Working out the plot
Arriving at the state opening of Parliament this morning I felt like I was walking onto the set of a movie. As I rushed through Black Rod's entrance (yes, he does have his own) I bumped into a group of beefeaters waiting for their walk on role. In a corridor I almost impaled myself on the sword of one of the horseguards. Ladies in evening wear jostled with judges in wigs and their lordships in ermine.
It was colourful, it was enjoyable, but I'm still struggling to work out the plot.
The plotline dreamt up by the the Downing Street spindoctors is "security in a changing world" - not just security from bad people whether noisy neighbours or troublesome terrorists but from climate change and pensioner poverty too. It's a neat enough formulation but like all Queen's Speeches I suspect it won't last terribly long. You see the wordsmiths at Number Ten don't actually control what goes into the Queen's Speech. The content, as always, actually stems from a curious mix of:
- • Mere chance - "Department A has finally got its plans ready for a new bill"
• Buggins turn - "We turned down Minister B last year and we can't do it again"
• Inter-departmental rivalry - "No-one will take us seriously if we don't have something in the Queen's Speech"
• Party Politics - "Let's make Cameron and Campbell look soft by by forcing another vote on ID cards"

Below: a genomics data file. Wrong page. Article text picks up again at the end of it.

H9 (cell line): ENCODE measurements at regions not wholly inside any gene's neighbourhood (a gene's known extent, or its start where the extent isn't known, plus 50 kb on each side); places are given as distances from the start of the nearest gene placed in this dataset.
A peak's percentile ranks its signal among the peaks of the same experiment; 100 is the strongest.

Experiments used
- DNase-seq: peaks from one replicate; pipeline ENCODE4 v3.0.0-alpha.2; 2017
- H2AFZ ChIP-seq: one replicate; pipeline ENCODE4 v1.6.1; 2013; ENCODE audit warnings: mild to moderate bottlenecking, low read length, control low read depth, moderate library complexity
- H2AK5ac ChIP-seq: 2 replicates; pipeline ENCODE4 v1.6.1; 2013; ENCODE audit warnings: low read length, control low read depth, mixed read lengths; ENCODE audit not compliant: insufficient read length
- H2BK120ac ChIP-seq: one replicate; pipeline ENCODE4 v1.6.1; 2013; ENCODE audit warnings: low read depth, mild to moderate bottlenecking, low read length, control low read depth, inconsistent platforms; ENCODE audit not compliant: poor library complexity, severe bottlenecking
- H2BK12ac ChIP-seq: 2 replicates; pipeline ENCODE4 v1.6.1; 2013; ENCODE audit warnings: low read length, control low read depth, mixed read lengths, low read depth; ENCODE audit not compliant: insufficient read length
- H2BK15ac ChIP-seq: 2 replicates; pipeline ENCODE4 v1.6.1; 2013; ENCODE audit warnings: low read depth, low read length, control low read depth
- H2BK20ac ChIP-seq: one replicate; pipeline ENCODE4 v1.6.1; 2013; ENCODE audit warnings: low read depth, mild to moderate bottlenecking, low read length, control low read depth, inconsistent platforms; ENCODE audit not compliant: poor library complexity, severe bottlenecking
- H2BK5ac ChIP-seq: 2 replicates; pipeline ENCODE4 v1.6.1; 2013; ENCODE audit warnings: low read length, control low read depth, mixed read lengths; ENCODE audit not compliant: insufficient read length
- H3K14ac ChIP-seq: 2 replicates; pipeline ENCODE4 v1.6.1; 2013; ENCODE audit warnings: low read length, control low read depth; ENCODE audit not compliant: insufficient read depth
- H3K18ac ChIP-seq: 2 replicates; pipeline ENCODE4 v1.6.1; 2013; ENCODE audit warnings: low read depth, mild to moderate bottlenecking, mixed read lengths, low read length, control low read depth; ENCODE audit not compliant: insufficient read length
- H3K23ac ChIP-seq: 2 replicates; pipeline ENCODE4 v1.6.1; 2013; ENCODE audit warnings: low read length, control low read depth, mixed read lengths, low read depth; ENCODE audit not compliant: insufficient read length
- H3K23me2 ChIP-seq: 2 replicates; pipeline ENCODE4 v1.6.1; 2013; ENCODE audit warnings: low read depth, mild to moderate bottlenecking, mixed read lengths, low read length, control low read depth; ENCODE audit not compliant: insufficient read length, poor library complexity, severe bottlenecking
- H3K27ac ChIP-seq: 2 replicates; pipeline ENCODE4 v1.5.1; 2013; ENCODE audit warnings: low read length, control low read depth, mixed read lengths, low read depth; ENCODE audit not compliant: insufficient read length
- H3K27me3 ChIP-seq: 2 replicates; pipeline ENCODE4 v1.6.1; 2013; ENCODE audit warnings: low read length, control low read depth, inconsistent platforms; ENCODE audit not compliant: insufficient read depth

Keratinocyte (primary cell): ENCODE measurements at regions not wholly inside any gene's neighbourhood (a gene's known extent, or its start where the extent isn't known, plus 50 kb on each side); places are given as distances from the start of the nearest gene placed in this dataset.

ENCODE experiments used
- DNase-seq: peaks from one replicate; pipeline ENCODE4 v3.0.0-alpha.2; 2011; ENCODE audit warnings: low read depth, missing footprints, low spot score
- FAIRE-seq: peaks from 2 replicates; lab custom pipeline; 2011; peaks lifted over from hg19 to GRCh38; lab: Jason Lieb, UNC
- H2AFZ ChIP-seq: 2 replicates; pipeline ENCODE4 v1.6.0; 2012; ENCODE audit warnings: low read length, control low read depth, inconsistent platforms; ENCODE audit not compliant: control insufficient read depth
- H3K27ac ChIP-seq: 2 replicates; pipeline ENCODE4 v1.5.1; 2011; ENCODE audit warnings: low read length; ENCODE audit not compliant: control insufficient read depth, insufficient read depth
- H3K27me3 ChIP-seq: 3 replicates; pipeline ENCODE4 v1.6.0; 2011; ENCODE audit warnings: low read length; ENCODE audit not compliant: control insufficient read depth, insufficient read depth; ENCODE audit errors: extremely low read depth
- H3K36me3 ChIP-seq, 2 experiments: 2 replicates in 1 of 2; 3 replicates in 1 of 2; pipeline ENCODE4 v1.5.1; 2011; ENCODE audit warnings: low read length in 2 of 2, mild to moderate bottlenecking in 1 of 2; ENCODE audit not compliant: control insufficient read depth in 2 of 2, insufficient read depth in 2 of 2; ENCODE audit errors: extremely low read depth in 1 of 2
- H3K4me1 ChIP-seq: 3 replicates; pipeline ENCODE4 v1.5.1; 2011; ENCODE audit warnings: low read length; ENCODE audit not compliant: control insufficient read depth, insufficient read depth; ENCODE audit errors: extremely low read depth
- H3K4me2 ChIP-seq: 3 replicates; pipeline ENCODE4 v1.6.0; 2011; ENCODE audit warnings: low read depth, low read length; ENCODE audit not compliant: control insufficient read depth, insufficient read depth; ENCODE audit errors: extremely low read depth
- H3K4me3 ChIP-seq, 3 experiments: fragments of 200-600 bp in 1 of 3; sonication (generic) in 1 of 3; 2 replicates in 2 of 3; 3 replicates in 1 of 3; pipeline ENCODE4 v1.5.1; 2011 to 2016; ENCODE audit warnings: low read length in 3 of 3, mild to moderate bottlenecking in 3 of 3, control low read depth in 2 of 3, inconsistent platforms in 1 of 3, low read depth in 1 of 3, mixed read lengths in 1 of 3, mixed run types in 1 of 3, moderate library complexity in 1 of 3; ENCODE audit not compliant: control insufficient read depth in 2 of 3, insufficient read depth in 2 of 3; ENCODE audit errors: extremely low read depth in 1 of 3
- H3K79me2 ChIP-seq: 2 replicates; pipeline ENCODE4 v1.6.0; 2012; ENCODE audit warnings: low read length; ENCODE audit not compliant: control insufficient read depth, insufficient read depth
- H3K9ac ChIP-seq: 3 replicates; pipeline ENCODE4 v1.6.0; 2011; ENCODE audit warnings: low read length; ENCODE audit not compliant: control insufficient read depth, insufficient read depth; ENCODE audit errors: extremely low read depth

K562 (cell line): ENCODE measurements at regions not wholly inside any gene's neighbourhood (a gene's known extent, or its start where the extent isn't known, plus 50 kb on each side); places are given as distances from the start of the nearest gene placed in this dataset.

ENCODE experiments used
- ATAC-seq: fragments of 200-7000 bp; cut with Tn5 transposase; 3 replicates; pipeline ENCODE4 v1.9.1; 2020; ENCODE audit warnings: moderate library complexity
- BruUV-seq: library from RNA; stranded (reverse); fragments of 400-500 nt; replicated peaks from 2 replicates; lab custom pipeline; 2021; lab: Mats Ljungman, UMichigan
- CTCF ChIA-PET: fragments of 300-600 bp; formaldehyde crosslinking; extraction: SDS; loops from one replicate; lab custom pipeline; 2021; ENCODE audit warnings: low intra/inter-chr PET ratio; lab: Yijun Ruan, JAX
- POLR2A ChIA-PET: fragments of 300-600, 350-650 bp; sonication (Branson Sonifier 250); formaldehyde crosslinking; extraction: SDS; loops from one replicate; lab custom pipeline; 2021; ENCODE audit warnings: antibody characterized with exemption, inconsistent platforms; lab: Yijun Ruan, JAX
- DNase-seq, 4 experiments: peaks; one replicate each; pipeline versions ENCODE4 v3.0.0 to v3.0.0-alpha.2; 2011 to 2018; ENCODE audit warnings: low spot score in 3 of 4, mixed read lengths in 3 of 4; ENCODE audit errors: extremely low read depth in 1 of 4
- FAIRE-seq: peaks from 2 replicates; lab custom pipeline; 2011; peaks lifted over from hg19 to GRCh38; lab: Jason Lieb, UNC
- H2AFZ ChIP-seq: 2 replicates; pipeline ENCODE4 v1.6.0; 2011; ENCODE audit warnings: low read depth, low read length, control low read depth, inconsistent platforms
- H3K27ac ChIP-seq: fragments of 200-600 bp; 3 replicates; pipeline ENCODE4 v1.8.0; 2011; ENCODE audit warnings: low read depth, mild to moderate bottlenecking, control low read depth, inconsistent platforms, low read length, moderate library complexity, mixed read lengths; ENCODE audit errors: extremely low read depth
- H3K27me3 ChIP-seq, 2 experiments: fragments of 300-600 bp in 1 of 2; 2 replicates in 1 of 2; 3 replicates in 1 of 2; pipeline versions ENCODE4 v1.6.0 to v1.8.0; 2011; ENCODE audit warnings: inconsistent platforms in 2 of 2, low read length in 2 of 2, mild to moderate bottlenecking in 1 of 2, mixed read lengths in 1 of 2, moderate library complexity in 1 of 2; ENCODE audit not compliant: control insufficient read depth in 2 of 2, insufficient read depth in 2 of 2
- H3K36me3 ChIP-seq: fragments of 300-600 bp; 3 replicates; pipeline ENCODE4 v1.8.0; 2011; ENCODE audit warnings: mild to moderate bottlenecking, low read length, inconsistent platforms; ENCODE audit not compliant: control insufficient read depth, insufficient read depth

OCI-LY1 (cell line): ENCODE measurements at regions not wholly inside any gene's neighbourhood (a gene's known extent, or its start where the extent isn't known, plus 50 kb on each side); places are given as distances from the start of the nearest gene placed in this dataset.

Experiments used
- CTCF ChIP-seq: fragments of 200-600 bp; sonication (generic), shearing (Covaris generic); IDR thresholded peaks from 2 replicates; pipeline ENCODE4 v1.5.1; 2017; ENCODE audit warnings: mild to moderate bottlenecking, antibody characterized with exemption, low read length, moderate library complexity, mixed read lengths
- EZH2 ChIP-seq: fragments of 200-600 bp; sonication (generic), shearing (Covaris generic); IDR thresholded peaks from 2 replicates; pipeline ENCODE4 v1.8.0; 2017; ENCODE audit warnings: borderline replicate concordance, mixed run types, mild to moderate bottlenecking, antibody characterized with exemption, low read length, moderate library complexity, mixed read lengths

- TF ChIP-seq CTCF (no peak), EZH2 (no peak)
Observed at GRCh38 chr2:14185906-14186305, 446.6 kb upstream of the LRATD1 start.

Oh yes, and then there's what the Cabinet decides is in the country's interests. Oddly, after all the build up, this does not include - for now, at least, a terrorism bill. Not mentioned too are the two major issues that will shape the politics of the next year. You may have tired of hearing it but these are - who comes next as prime minister, and when and how we get out of Iraq.
Pause before writing to complain that I am ignoring things of real significance. I am not. The Pensions Bill - linking the state pension to earnings and setting up a form of compulsorily saving - will affect millions of us. The Climate Change Bill - the details of which still have to be hammered out within government let alone in Parliament - will matter hugely too. Significant too will be a bill that will only appear in draft but which may allow the widespread introduction of road pricing.
The next year in politics will - like today's pomp - be colourful and dramatic. Its storyline though has still to be written.